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Did Qualcomm Connect 2 Surface Go Tablets to Make a Dual-Screen PC?

Qualcomm made it no secret that it wants to push its ARM-based Snapdragon processors into dual-screen Always-Connected PCs during our interview with the company prior to the launch of the 8cx chipset, and now we’re getting an idea for how these devices will work. At the Snapdragon Summit in Hawaii, Qualcomm showed a video with a dual-screen PC that’s powered by the Snapdragon 8cx chip, and the internet called the concept a mere mashup of two Surface Go devices, according to a report on MSPowerUser.

Twitter user KevinCocquyt39 identified the resemblance to Microsoft’s Surface Go tablet in his response to Microsoft pundit WalkingCat’s post. “That’s 2 Go’s ‘magnetized’ together (a screen instead of a detachable keyboard)?” he asked.

Each of the tablets in Qualcomm’s dual-screen prototype appears to share the same 3:2 display aspect ratio as Microsoft’s Surface Go. As KevinCocquyt39 pointed out, the two devices appear to slot into a folio cover, with a tablet occupying each side of the folio that could open and close like a hardcover book.

In response to the tweet, Thurrott reporter Brad Sams suggested that the new pin layout used to connect the Surface Go to its keyboard cover was designed for an unspecified function: “FYI: Older Surface covers will not work with the GO,” Sams tweeted. “New pin configuration for some super sekret [sic] things later.”

Prior to the Surface Go’s launch, it was rumored that Microsoft had considered Qualcomm’s chipset for use in its low-cost tablet. However, for reasons unknown, Microsoft ultimately went with long-time partner Intel for the Surface Go’s GPU when it debuted the device. It’s unclear if the device shown in the video at Qualcomm’s Snapdragon Summit is an early prototype that is part of the company’s early work with Microsoft, or if Qualcomm is working on a new dual-screen device with Microsoft or other Always-Connected PC manufacturers.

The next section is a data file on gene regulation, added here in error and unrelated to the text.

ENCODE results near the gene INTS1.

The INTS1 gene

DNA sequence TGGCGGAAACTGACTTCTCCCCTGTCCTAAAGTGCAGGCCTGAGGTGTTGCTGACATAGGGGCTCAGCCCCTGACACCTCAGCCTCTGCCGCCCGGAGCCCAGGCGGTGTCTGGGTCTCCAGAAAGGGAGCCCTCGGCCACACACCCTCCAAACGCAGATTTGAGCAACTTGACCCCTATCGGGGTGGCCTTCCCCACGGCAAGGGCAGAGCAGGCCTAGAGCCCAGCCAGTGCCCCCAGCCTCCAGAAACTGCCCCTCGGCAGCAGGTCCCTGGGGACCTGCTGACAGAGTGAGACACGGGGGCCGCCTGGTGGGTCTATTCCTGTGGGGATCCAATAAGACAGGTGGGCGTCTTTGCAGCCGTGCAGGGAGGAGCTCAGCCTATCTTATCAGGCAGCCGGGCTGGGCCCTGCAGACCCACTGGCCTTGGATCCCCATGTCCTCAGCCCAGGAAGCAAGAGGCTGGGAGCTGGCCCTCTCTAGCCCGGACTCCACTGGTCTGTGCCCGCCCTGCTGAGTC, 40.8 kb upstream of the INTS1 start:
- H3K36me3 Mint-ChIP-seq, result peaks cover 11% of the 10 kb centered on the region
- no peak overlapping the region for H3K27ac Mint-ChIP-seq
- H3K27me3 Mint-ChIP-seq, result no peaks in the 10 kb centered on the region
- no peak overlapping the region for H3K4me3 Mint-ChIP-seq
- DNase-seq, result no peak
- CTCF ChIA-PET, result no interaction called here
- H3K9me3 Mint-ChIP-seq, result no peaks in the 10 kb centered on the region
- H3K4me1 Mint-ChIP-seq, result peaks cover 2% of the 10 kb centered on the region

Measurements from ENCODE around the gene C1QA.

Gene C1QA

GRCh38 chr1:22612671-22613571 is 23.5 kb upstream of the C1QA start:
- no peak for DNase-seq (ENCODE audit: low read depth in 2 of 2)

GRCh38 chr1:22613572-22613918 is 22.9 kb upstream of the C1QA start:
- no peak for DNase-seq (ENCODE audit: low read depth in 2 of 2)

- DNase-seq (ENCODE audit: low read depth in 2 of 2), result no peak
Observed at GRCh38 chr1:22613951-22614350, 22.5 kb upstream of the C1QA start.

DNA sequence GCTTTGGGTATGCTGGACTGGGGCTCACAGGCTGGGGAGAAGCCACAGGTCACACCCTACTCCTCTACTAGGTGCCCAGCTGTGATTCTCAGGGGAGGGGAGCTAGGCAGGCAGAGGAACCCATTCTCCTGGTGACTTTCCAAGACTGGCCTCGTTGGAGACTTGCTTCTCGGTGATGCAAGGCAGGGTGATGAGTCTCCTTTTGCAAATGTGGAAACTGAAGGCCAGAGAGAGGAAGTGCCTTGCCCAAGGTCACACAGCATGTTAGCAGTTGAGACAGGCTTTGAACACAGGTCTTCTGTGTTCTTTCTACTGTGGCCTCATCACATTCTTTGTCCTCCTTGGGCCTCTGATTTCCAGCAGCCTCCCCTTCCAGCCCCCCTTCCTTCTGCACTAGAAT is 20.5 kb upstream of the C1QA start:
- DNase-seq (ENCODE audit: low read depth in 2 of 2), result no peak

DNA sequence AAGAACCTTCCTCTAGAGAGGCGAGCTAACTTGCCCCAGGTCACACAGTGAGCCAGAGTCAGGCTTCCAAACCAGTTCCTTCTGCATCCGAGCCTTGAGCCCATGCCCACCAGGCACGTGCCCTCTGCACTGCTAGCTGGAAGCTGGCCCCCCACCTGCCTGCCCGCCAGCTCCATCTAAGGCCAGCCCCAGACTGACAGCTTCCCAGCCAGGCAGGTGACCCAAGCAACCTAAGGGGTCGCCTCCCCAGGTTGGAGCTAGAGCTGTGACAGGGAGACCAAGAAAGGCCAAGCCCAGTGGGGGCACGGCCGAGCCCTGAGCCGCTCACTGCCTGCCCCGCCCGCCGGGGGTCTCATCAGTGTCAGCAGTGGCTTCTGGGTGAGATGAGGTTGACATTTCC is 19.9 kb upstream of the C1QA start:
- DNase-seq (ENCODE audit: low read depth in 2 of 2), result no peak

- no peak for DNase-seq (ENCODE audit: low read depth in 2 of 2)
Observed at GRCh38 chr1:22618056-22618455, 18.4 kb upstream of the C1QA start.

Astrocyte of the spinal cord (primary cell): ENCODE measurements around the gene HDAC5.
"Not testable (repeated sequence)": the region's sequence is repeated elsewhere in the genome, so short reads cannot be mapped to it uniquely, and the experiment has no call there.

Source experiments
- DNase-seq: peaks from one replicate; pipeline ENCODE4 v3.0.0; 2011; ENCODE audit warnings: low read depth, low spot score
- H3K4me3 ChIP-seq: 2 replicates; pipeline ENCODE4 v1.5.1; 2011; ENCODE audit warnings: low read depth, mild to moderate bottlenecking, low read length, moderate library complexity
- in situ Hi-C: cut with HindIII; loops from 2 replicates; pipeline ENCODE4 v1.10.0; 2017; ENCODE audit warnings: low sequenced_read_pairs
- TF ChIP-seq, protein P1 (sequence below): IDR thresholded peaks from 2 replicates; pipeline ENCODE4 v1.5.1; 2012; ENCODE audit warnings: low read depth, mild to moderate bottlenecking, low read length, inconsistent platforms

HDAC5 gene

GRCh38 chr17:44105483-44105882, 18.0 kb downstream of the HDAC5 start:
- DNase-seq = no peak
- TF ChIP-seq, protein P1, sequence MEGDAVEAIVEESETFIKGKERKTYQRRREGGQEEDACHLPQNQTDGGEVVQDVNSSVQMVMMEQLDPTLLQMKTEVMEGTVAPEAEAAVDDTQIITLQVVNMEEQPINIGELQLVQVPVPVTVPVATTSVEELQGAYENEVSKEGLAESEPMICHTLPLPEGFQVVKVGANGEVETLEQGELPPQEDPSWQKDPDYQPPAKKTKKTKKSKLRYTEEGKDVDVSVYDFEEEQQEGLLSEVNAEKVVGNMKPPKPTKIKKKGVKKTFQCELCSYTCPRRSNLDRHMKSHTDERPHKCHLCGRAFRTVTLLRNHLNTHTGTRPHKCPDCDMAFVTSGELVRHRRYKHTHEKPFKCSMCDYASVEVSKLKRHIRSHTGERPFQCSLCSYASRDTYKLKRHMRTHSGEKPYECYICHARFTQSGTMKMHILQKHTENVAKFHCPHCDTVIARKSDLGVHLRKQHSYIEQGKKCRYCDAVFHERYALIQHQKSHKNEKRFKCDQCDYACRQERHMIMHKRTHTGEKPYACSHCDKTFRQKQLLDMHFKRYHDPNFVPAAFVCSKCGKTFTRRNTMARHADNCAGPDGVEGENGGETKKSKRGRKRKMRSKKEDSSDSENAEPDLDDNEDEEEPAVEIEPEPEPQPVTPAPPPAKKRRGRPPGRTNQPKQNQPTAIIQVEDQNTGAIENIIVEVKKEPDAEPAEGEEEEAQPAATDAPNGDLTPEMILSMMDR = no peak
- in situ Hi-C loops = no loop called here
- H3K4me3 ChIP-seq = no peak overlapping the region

Qualcomm senior director of product management Miguel Nunes only noted that the Snapdragon chipset was a more ideal solution for dual-screens compared to Intel solutions on the market because of power consumption. “Technically, if you look at the screen, it’s the number one consumer of power on a system,” he explained. “In an Intel solution, they already don’t have great power with one screen. When you have two screens, it’s not going to be great. That’s why those products won’t ever come to the market because power consumption-wise, it’s going to be dreadful.”

If Qualcomm adopts a two-device solution that can function independently and is connected with a bridge, then having two processors, could negate any battery benefits. Until now, most of the dual-screen concepts and leaks we’ve seen are for a device with a single processor that can power two displays.

This isn’t the first time that we’ve heard ARM-based processors used on dual-screen computing devices. In addition to Samsung’s and Huawei’s efforts to bring dual-screen phones to the market, in the past, it was reported that Dell was working on its own version of a dual-screen PC that was internally referred to as Januss.

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